As children we learn most of our habits from our parents and family members. We continue developing our habits even as high schoolers. Once we’re in our late teens and early 20s, most of our habits are set. However, there are a few important ones that we need to continue working on to set us up for financial success.
Not to get too deep on you, but what you do now will help develop a path for the rest of your life. Now that we’re out of high school, we have to start acting a little bit more responsible. That means knowing where our money is going, helping others, and focusing on those in our lives instead of ourselves.
Here are my tips for the 5 financial habits you need to develop in your 20s:
Learn how to budget your money.
If you haven’t setup your budget, do it now. It doesn’t take very long and it can really show you where you stand. We all want real-time results and budgeting can you give real-time feedback. Starting a budget is the first step you should take to becoming financially successful.
Don’t live above your means.
I know sometimes it’s hard to say no, but you have to be realistic. Know what you can afford, how much play money you have and respect it. I like using the cash envelope system spending for the areas I have tendency to go a little crazy in. It keeps me on track and focused on my bigger goals.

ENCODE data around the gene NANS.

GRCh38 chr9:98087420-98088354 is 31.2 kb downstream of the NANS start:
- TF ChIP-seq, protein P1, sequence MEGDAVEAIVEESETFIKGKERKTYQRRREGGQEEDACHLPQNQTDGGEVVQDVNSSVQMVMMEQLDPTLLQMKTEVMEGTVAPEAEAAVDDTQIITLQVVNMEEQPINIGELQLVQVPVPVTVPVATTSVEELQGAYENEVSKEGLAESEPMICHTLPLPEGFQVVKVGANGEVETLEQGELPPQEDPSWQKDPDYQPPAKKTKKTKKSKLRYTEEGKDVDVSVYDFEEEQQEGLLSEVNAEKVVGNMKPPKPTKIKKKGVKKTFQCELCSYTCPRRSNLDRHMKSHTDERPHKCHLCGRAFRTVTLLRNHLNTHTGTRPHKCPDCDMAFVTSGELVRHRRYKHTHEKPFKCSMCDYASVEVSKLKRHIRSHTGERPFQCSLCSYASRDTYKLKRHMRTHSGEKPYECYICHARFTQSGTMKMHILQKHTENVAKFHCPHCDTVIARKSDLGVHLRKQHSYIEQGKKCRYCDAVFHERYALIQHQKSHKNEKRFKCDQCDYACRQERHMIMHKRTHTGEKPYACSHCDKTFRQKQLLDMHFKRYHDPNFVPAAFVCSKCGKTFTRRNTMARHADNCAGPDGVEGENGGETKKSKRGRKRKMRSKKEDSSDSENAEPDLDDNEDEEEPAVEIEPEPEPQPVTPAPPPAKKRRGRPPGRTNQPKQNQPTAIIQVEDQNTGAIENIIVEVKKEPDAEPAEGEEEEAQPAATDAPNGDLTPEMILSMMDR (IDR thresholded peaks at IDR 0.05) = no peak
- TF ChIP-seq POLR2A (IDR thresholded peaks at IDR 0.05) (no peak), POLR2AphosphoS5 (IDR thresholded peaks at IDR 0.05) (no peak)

Know your credit score.
In your 20s you should know what’s on your credit report and be working towards a good credit score. Don’t let past mistakes haunt your future. Plus, a higher credit score means you get a lower interest rate and better deals on loans. So if you’re looking at buying a new (to you) car or a house having a credit score about 700 is ideal. Make sure you check your report a few months before needing to take out a loan. If there are any errors on the report then you’ll have time to get them corrected.
Pay down debt and student loans.
Now is the time to be paying off debt and knocking out those student loans. You can take my way of paying down debt, which is the debt snowball. You will have so much more money for saving or spending when you don’t have debt to worry about. Just think about the amount of money you spend each month on bills like credit cards, loans, etc. That money could be spent on saving for a future home, your retirement plan, or even just being able to do more.
Save for a rainy day and the long term.
I cannot preach enough about the importance of having an emergency fund. It doesn’t have to be some crazy high number when you’re starting out. I always say $1,000 is a good starting number. J and I have used our emergency fund a few times when something unexpected comes up then we simply work on replacing it.
As a couple or as a young adult you need to know what’s important to you. For us, having a solid retirement savings and building our dream home are huge. Each month we have money automatically withdrawn from our checking account and put into our Roth IRAs. That’s on top of now qualifying for our 401(k)’s at work. Once we pay down more debt then our next focus is saving for land and building our dream home.
I never think that J and I can’t reach our goals. I know that by creating these great financial habits now then in the years to come we won’t struggle as much. We will be able to reach any goal as long as we work together and have the same end-goal in mind. A few months ago, I created the 5 Money Management Tips you need to know. You’ll notice a few repeats, but that’s just because these tips and habits are crucial to long-term financial success.